Toby Smith

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On the 3rd of February 2015, shortly after 4pm, Akis Kollaros was cycling along Homerton High Street in London and collided with a tipper truck making a left turn. Paramedics were on the scene within seconds but were unable to revive him before Akis was pronounced dead at the scene.

On the 20th January 2015, during morning rush hour in Hackney Stephanie Turner was cycling through the junction of Amhurst and Seven Sisters road and was also hit my a tipper truck making a left turn. She suffered critical injuries and died shortly afterwards.

My wife and I live equi-distant between these 2 locations and know these roads well. Like Akis and Stephanie we rely on our bikes both to commute and get around London. We are only too aware of the perils of sharing a road with heavy goods vehicles and are almost exactly the same age as Akis and Stephanie. We feel saddened and frustrated that such young lives, similar to our own, could end in such preventable and similar circumstances.

I read the tributes and flowers laid for Stephanie at the scene of the accident with feelings of grief and frustration. My sympathies extend to the families and friends of Stephanie and Akis but also to the truck drivers who, regardless of fault, must be suffering great anguish.

As a cyclist. driver and someone who contributes to the construction industry I appreciate the complexity of the debate on ‘how to improve cycle safety’. However, reviewing the statistics and scores of ‘ghost-bikes’ I have spotted around London I cannot help be angered at our lack of action to ‘prevent the unnecessary loss of life’ in our own city.

As a photographer I feel strangely compelled to add to this debate and somehow reflect on the issue with my work. I spent some hours filming video at both locations which itself was very meditative. The footage here depicts the junction where Akis was killed and was filmed a day later at exactly the same time. I hope by removing the traffic and pedestrians the viewer can feel a sense of loss, peace and remembrance.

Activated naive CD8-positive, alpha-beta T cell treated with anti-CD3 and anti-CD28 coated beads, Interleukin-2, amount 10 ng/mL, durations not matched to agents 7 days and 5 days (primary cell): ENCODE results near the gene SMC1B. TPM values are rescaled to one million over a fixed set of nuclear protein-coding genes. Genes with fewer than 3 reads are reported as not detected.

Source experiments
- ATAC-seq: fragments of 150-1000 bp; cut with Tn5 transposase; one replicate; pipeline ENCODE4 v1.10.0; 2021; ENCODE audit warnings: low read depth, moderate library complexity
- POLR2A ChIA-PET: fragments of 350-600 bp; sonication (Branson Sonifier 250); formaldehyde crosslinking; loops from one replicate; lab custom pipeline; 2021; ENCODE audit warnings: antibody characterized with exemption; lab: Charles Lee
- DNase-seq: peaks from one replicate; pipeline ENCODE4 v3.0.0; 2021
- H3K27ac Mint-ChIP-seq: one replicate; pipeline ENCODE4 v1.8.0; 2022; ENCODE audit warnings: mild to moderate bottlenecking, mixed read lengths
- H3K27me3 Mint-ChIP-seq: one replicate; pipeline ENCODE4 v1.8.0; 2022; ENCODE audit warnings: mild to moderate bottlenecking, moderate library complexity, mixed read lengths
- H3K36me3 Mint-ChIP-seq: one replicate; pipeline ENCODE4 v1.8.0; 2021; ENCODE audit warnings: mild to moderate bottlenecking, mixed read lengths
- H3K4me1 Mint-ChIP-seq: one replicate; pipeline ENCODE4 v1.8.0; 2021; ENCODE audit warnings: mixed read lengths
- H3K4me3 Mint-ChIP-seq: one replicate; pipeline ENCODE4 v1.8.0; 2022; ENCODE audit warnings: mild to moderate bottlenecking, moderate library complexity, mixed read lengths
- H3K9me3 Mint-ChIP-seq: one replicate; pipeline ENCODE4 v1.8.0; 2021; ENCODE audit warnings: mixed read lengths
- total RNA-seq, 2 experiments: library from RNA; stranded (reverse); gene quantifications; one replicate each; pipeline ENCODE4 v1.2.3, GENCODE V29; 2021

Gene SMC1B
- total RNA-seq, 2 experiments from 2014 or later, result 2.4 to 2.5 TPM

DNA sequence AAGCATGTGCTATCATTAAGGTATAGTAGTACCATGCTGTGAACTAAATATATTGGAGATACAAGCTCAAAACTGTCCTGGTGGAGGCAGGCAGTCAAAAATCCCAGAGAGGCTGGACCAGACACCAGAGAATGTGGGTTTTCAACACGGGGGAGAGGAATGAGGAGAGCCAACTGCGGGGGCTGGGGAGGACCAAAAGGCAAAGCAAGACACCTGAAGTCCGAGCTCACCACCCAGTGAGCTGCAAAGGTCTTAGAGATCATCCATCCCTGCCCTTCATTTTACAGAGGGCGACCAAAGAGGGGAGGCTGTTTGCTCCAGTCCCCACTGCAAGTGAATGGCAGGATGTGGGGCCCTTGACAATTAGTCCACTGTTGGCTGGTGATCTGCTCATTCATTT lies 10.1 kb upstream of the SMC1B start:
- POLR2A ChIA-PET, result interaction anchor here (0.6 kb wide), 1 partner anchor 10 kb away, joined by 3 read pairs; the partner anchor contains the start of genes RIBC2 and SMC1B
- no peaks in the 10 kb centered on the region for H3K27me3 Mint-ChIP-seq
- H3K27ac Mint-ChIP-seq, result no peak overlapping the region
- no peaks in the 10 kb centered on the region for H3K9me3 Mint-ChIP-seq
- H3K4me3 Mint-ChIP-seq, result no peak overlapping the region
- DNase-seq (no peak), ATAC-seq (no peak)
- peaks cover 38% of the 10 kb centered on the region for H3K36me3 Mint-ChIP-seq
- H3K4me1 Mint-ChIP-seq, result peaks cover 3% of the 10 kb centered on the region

Offshore Wind

I’m excited to be in the mix for a commission looking at climate issues in the UK. Inspired to dig out and process some images captured en-route to some sea-forts off the Norfolk Coast.


XMAS Newsletter 2014


In August I travelled East with the Unknown Fields Division, to Vietnam, China and beyond. We traced the supply chain of the world’s consumer products across the South China Sea down cargo routes and inland to their production. Ahead of the main body of documentary work from our field trip we want to share this festive video which reveals exactly how and where all the santa hats, decorations and disposable tat really comes from…

Yiwu in China is not only home to the world’s largest wholesale commodity market but also many of the “Just in Time” factories that produce seasonal or trending products.  Christmas consumables are finished in summer ready for wholesale, packaging and shipping to principally western markets.


Saturday, March 22, 201, 22:04 UTC.  A searing flash of magnesium bleaches the night as 2 solid rocket motors and a Vulcan engine lift 780 tonnes of rocket towards the heavens. 4 seconds later at 4km away the ground shook and the air reverberated. I was stood behind my tripod tracking the launch in HD on a 600mm lens with another camera snapping stills at 12 FPS on a 200mm lens clamped to a brick wall. My fingers and toes were crossed hoping that 3 remote cameras had sprung into life on timers capturing the same scene at wide angle!

This exciting evening was the conclusion of the first stage of ‘Geosynchronous Satellites.’